Although dogs are not allowed anywhere near the beach, trails, or roads into Emerald Bay, your four-legged pal can keep you company at the campgrounds and picnic areas.

Emerald Bay State Park Hotels

If camping is too rugged for your taste, consider staying at one of the nearby Emerald Bay State Park hotels, resorts, or cabins. PlayPark Lodge is everyone’s go-to choice for an overnight stay in South Lake Tahoe. Only a 35-minute drive from the state park, the hotel provides guests with top-notch amenities to make their stay extra comfortable. 

No matter where you stay in Emerald Bay, don't forget to kayak or cruise over to Fannette Island, the only island in Lake Tahoe.

Emerald Bay Lodge is another option that’s also within close proximity to the state park. Each room features a gorgeous view of the towering pine trees that surround the area. A dip in the outdoor swimming pool might be just what you need to revitalize your soul before exploring Emerald Bay State Park

The award-winning Hotel Azure Tahoe is a top place to stay for a reason. Located across from the glimmering shores of Lake Tahoe, guests wake up and see the radiant sun reflecting in the crystal-clear waters before making their way to the nearby Emerald Bay.  

Fun Things To Do In Emerald Bay State Park

There are so many activities to enjoy at Emerald Bay State Park in Lake Tahoe. You’ll find miles and miles of hiking and biking trails, plus plenty of water activities. Once you get the chance, climb aboard a kayak, sailboat, or paddle wheeler and surround yourself with the shimmering blue-green waters. If you desire an Emerald Bay State Park swimming experience, make sure to watch out for boat traffic.  

Pay a visit to Vikingsholm, a stunning Scandinavian-style mansion nestled in the Sierra Nevada Mountains.

Touring Vikingsholm is a must. The California landmark is one of the finest Scandinavian structures located outside of the Nordic countries. Experienced and knowledgeable guides take you on a 30-minute tour—you’ll learn about owner Lora Josephine Knight, who thought that Emerald Bay resembled the fjords. This encouraged her to construct the Scandinavian-style mansion so she could preserve the vibe and atmosphere.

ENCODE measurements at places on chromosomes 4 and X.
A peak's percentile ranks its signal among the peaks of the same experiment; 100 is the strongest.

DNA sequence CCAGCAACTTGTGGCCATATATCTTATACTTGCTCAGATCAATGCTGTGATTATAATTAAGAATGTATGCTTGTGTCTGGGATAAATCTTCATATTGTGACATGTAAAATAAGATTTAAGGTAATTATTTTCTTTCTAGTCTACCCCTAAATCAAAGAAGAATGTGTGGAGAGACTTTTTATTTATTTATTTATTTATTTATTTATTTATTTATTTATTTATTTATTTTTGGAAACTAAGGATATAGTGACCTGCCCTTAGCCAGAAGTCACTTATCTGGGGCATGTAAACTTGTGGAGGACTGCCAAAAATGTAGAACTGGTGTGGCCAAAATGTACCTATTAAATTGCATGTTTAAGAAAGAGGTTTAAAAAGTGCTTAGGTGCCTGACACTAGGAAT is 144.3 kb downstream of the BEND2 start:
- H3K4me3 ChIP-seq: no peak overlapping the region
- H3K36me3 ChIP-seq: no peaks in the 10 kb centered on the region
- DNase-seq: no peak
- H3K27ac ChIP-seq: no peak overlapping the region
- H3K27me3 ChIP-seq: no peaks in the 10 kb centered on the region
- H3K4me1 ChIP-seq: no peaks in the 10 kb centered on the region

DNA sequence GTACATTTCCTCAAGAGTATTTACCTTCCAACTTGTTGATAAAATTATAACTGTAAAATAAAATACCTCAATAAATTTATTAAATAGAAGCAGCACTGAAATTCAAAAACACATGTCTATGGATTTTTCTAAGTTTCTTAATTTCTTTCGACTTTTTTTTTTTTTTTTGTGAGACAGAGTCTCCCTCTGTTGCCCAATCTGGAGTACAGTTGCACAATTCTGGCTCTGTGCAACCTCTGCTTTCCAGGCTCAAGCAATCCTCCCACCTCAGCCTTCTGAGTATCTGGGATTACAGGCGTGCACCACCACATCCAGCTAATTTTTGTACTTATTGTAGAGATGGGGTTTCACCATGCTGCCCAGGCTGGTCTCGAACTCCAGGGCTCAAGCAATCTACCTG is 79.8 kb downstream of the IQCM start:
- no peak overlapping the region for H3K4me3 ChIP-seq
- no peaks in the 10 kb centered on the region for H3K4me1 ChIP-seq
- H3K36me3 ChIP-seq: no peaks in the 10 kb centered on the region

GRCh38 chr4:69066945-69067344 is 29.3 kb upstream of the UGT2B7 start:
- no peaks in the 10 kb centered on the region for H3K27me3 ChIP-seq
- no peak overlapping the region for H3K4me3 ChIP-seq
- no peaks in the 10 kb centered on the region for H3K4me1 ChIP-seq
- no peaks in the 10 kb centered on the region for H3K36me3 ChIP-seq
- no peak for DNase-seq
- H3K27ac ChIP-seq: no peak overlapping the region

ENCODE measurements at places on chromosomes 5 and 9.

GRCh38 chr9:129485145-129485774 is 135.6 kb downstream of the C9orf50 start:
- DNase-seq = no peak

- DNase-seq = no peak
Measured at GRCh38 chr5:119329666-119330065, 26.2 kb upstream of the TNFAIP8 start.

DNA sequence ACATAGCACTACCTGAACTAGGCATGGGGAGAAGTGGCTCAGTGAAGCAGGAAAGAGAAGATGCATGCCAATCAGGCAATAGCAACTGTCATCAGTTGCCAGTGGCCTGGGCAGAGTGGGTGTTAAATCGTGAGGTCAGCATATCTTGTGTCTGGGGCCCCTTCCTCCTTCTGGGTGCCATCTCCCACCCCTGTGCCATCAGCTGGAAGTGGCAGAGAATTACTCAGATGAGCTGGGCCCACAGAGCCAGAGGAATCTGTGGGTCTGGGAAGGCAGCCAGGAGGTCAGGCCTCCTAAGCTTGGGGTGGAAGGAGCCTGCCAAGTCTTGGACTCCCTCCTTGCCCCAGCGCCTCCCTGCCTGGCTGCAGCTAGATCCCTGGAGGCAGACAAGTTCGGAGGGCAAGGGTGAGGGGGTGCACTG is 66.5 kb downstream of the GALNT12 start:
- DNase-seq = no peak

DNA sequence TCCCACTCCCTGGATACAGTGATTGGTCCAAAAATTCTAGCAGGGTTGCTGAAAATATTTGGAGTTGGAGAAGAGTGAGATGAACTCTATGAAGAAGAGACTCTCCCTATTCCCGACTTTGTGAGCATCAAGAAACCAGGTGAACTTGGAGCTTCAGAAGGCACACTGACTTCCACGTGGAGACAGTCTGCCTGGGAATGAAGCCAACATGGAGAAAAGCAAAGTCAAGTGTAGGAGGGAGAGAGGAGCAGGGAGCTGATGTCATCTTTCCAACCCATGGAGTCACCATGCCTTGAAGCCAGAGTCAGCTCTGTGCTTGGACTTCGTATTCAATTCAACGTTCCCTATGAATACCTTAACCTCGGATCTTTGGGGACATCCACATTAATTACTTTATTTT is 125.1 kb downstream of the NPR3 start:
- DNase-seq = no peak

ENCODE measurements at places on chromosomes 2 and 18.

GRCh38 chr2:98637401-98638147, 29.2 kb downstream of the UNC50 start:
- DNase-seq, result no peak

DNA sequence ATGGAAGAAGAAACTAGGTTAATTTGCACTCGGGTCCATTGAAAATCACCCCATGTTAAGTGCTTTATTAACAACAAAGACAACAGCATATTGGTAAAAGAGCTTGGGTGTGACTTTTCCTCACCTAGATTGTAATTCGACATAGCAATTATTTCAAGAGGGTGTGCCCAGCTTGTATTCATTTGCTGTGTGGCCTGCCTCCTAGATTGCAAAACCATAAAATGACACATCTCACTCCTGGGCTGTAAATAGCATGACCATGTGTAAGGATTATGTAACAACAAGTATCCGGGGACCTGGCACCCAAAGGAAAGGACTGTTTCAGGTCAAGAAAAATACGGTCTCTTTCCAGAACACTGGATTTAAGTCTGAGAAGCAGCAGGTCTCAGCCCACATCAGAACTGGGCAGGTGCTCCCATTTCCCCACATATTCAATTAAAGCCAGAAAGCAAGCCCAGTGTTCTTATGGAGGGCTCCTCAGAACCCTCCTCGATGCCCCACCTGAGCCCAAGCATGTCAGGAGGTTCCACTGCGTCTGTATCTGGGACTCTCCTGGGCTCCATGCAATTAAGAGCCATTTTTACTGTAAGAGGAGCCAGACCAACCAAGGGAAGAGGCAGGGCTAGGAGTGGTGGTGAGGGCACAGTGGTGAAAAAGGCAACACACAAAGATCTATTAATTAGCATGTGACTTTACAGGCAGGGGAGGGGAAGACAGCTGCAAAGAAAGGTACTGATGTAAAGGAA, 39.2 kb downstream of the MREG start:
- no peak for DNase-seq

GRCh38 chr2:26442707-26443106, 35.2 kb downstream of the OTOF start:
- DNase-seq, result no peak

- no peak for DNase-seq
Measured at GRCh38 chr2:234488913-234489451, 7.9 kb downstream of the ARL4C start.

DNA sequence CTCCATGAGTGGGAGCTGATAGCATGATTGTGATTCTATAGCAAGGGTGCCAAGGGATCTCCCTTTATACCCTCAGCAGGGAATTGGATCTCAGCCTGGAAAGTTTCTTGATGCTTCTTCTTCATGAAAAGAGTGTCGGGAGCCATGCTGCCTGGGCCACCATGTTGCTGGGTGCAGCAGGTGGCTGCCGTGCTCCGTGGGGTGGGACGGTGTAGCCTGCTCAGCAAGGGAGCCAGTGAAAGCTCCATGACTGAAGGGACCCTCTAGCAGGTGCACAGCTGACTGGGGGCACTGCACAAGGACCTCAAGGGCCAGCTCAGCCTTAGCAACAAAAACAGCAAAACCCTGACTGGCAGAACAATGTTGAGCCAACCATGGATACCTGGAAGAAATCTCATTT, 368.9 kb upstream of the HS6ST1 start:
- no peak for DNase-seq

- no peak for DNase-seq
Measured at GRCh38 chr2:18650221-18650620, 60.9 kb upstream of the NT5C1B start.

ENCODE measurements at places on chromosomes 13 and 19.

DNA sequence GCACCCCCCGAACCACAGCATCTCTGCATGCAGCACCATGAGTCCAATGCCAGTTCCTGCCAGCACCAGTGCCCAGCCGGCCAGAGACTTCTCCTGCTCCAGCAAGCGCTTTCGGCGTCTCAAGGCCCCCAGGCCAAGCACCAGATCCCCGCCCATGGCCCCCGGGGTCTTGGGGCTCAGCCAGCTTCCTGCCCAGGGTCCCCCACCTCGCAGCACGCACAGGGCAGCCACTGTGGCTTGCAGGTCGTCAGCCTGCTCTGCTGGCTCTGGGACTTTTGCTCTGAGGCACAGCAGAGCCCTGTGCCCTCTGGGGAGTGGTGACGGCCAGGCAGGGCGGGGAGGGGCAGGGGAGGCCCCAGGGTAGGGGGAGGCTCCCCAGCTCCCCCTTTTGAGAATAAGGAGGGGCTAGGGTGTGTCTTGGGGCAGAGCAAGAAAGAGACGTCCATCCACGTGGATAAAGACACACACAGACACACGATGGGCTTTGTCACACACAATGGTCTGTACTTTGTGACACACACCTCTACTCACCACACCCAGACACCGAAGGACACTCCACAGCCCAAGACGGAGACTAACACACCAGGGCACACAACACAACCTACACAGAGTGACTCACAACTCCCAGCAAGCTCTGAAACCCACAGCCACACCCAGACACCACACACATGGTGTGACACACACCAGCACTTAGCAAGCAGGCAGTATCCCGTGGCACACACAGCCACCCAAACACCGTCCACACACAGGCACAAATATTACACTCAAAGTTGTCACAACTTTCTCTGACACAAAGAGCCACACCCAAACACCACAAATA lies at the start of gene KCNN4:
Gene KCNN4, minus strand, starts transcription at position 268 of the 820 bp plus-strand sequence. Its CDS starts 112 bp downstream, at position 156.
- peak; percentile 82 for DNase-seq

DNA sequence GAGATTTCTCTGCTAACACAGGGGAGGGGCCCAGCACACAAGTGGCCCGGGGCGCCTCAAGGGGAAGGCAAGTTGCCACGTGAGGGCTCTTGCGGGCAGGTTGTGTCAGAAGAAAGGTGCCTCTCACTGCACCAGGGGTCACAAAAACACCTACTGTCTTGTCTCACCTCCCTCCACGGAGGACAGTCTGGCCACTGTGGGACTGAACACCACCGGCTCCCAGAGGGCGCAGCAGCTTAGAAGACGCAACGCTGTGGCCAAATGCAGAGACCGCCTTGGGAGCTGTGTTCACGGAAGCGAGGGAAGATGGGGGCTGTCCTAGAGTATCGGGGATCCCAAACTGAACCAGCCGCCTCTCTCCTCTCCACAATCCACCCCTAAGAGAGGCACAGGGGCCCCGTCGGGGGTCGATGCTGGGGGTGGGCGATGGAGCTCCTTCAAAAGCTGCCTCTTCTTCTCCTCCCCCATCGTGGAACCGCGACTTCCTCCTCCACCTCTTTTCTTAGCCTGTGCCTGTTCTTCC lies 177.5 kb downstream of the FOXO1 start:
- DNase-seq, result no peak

Here’s another Lake Tahoe fun fact: the “Tea House” on Fannette Island also belonged to Knight. Visitors can kayak to the island and explore the ruins of the stone building. It’s important to note that swimming to Fannette Island is strictly forbidden—boat traffic and extremely cold waters make it dangerous. 

Emerald Bay State Park Hiking Trails

You can’t go to Emerald Bay State Park and not go hiking—it’s basically blasphemy. There are countless Lake Tahoe trails to explore, with each providing views better than the other. Here are the top Emerald Bay State Park hiking trails featuring mind-blowing vistas. 

When visiting Emerald Bay, do go chasing waterfalls and hike the Cascade Falls Trails. You won't regret it.

1. Cascade Falls Trail

Level of difficulty: Easy

Round-trip length: 1.4 miles

Time: 30–50 minutes

Route: Out and back

Dogs allowed: On leash

The Cascade Falls Trail is probably the easiest Emerald Bay State Park hiking trail. Leading visitors through forests via stone steps, the hike features fantastic views of Cascade Lake, Emerald Bay, and Lake Tahoe along the way. The waterfall at the end of the hike is a wonderful spot to relax and have a small picnic. 

Get an up-close look at the stunning Vikingsholm by trekking the trail leading up to the namesake mansion.

2. Vikingsholm Trail

Level of difficulty: Easy

Round-trip length: 1.7 miles

Time: 30–50 minutes

Route: Out and back

Dogs allowed: On leash

The Emerald Bay hike to Vikingsholm is a popular path that starts from the stone observation area above the bay. The wheelchair- and stroller-friendly trail has a roughly 400-foot elevation change and boasts fantastic geological formations along the way. The Vikingsholm mansion awaits you at the end of the trail. 

Admire spectacular vistas of Emerald Bay and beyond while exploring the Rubicon Trail.

3. Rubicon Trail

Level of difficulty: Moderate

Round-trip length: 22 miles

Time: 7–8 hours

Route: Out and back

Dogs allowed: No

The Rubicon Trail connects Emerald Bay with D. L. Bliss State Park. Don’t be fooled by the length of the hike—it’s fairly easy and highly rewarding. The trail has sporadic, short elevation gains and drops as well as several twists along shoreline cliffs. You’ll come across plenty of alders, black cottonwood, leopard lilies, and yellow monkeyflowers.